Homes belonging to residents working in government service included the one belonging to Harmon R. Johnston and his wife Alma at 2216 Kelly Avenue (1926). Mr. Johnston was an entomologist for the United States Department of Agriculture, U.S. Forest Service Laboratory in Gulfport, and was head of the Forest Insect Laboratory. He was a world renowned expert in insect control in wood products and discovered and developed "a formula for preventing ambrosia beetles and borers from infesting stored logs and lumber." The Johnston family resided in the house for over 30 years. The house at 2405 Cypress Avenue (1954) was likely constructed under the ownership of C. LeVert Dowdle and his wife, Yona, during the post-World War II era building boom. Mr. Dowdle, the manager of the Gulfport Center of the Mississippi Employment Service, was instrumental in initiating the Job Development Program in Mississippi and was nationally recognized for his efforts in the placement of one disabled veteran. R. Mansell Hill, the district supervisor for the State Tax Commission, and his wife, Jeanette, owned and occupied 2401 East Avenue (1925-1929). Mr. Hill was assigned to the six Gulf Coast counties of Mississippi in 1934 to enforce the Emergency Tax Act (1932) which implemented the first sales tax in the state. He held this position until his retirement in 1971. The Hill family owned the house until 2005.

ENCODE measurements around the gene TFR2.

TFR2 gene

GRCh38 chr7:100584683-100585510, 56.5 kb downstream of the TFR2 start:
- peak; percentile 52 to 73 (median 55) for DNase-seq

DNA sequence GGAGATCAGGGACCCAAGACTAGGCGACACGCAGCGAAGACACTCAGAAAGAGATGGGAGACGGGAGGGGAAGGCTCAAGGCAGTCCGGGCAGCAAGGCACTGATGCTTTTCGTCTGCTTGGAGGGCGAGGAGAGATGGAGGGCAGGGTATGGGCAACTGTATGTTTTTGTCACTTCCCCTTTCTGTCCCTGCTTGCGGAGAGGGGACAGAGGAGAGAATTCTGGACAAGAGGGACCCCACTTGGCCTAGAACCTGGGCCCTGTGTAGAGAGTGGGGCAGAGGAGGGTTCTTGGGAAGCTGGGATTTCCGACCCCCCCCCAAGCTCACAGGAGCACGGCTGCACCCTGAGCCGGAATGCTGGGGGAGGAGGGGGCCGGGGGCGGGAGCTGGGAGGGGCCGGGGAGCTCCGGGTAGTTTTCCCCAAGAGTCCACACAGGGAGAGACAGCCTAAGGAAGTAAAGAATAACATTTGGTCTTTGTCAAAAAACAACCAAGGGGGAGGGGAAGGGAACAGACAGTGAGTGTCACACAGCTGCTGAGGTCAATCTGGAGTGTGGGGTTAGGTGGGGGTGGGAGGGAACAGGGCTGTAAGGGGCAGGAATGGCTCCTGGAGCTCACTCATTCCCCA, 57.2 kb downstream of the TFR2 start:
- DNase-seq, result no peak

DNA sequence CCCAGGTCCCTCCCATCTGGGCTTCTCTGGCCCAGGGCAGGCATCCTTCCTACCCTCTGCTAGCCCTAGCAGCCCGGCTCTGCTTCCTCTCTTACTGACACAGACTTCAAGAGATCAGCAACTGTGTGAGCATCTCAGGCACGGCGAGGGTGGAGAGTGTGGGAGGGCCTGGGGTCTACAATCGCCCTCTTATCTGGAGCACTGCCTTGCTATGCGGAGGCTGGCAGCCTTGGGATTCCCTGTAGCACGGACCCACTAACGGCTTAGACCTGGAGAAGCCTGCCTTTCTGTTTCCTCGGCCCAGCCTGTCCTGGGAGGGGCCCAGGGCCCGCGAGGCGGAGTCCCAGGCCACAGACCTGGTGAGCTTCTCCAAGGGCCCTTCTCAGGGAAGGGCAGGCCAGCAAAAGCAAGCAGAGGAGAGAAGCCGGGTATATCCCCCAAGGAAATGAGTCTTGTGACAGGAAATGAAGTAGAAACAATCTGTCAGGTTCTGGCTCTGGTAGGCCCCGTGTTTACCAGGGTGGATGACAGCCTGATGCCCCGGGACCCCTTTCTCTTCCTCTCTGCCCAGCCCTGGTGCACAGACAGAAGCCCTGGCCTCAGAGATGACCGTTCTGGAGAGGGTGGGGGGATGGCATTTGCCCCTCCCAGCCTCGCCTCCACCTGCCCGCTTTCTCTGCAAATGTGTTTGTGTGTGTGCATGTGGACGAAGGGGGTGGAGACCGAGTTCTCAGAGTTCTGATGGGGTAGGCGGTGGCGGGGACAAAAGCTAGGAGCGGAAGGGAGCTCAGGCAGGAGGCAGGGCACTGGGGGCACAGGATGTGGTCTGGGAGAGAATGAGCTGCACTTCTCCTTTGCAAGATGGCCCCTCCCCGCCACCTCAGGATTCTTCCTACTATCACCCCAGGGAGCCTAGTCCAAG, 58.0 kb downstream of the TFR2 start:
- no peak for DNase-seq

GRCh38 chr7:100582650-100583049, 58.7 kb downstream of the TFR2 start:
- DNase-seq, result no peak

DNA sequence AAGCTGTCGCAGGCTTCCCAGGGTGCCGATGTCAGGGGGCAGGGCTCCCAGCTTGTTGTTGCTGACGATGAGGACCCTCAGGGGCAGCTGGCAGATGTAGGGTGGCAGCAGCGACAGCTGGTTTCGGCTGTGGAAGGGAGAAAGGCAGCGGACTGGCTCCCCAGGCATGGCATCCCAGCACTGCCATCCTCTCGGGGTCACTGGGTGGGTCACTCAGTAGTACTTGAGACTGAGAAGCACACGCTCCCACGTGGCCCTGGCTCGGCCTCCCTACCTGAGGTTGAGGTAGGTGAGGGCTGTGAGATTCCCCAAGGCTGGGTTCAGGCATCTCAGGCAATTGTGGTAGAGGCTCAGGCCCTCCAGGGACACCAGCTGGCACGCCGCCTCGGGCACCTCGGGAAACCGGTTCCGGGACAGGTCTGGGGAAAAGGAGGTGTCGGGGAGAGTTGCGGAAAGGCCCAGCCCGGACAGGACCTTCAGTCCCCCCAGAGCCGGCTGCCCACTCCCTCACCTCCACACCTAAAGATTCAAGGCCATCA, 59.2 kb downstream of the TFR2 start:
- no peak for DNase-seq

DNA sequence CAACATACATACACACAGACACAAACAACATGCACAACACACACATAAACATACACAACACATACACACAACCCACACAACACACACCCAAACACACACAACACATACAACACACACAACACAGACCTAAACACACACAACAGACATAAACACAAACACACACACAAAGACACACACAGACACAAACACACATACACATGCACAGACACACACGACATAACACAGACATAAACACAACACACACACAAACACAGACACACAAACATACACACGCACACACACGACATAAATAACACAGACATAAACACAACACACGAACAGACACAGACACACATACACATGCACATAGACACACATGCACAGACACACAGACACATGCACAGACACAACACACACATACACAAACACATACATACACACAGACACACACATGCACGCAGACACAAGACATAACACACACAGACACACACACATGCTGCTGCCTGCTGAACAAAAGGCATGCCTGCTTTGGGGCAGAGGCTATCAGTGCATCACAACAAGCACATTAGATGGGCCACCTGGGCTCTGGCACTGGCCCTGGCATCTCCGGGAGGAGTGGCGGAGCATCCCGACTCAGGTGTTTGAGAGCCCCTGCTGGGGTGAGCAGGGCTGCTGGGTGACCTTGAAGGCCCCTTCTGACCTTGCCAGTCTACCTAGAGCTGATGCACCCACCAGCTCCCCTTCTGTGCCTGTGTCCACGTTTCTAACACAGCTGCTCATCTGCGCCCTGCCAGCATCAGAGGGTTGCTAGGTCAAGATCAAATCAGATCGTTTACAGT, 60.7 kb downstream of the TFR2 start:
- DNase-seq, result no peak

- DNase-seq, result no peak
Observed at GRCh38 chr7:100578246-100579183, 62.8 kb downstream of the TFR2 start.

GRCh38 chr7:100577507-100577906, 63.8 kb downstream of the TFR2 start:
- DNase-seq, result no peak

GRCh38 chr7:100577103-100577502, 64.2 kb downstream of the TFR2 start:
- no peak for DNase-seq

The architecture of the Broadmoor Place Historic District is locally significant as a cohesive group of houses that represent styles and types that were popular from the 1920s through the 1950s. There are excellent examples of particular styles or types; overall, however, the district draws its significance mainly for its consistent middle-class architecture. The cohesive nature of dwelling size, lot configuration, and intermixing of styles from different architectural eras unifies the historic district. The Broadmoor Place Historic District is an intact, contiguous historic residential area in Gulfport and is the larger of only two early-twentieth century garden suburbs in Gulfport. The other is the proposed Gulf Gardens Historic District, also in Gulfport.